Later, on Christmas college vacations as I worked in the baggage room with the holiday mail, I learned that these men were exactly as I had imagined. Then, I was “Ray’s boy,” home from college just like their own sons. Now an enjoyable, respectful kidding dominated, centering on girls, the ease of college life and my physical weakness. Behind the teasing was the self-educated railroad man’s acknowledgement of the importance of formal education.
I always traveled the 600 miles to college and home on the train. My father would send me his single yearly pass, then his privileged half-rate tickets in the mail. I would feel special as I handed the pass or ticket to the conductor, who, often as not, would say, “Ray’s boy, eh. How is that old goat?” It seemed to me they all cared about one another. The tickets always came with a paternal note, telegrapher style — cryptic, not a single punctuation mark, no capitals, three lines at most — “o.k. here weather cold safe trip” and then the best part: “love dad.”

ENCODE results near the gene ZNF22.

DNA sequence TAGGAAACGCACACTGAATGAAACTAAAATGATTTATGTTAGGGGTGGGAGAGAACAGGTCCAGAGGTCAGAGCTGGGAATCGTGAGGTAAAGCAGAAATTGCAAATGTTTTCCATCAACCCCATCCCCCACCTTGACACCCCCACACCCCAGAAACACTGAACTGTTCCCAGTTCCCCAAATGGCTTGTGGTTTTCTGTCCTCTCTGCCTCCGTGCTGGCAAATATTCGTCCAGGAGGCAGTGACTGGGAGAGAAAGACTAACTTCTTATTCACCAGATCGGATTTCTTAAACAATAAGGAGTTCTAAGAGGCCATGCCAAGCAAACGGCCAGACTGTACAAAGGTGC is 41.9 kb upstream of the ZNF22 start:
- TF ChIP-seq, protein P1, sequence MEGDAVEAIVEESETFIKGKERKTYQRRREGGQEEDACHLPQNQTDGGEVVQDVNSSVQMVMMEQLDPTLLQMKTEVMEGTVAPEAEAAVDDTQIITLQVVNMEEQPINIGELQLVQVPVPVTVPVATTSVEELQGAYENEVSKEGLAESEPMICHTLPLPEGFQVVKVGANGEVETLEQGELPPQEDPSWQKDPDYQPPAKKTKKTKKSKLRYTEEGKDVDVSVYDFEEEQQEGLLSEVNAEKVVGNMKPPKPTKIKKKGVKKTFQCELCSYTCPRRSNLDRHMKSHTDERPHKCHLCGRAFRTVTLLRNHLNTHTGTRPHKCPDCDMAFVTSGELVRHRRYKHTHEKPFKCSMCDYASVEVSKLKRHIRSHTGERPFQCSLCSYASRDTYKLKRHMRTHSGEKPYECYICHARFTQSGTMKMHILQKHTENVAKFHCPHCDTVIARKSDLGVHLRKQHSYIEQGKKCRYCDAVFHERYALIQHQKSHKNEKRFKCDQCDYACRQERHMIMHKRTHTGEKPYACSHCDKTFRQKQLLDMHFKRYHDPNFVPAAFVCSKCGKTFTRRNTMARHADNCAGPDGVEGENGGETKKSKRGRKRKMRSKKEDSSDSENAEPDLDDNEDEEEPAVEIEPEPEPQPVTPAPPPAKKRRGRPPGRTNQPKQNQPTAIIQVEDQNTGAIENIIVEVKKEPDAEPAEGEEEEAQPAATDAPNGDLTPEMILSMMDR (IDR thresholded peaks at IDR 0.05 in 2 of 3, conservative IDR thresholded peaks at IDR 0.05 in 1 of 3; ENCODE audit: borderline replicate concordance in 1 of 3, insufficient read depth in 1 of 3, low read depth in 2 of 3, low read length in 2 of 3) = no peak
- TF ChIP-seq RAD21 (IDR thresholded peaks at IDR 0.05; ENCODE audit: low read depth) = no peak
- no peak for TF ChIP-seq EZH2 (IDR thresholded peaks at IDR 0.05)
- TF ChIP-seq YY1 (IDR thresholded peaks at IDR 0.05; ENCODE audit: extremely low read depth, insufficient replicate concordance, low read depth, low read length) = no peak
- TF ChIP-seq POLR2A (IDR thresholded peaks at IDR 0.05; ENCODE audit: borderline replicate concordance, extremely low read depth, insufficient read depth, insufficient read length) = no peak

No analyst is necessary to tell me that I projected my need for paternal love to the train. I am proud of my projection and plan to keep it. A few weeks ago I went to New York by that peculiar high that accompanies a writer on his rare trip to sell his book. They rejected it. During the anxious expectancy en route, as well as in the self-doubting despair on the return, I was not alone. Even though he has been dead three years my father was with me. I went by train.
Ray Lovett is a psychotherapist in Dorset (www.raylovett.com). Raymond Lovett Sr. worked as a telegrapher for the Rutland Railroad for 45 years.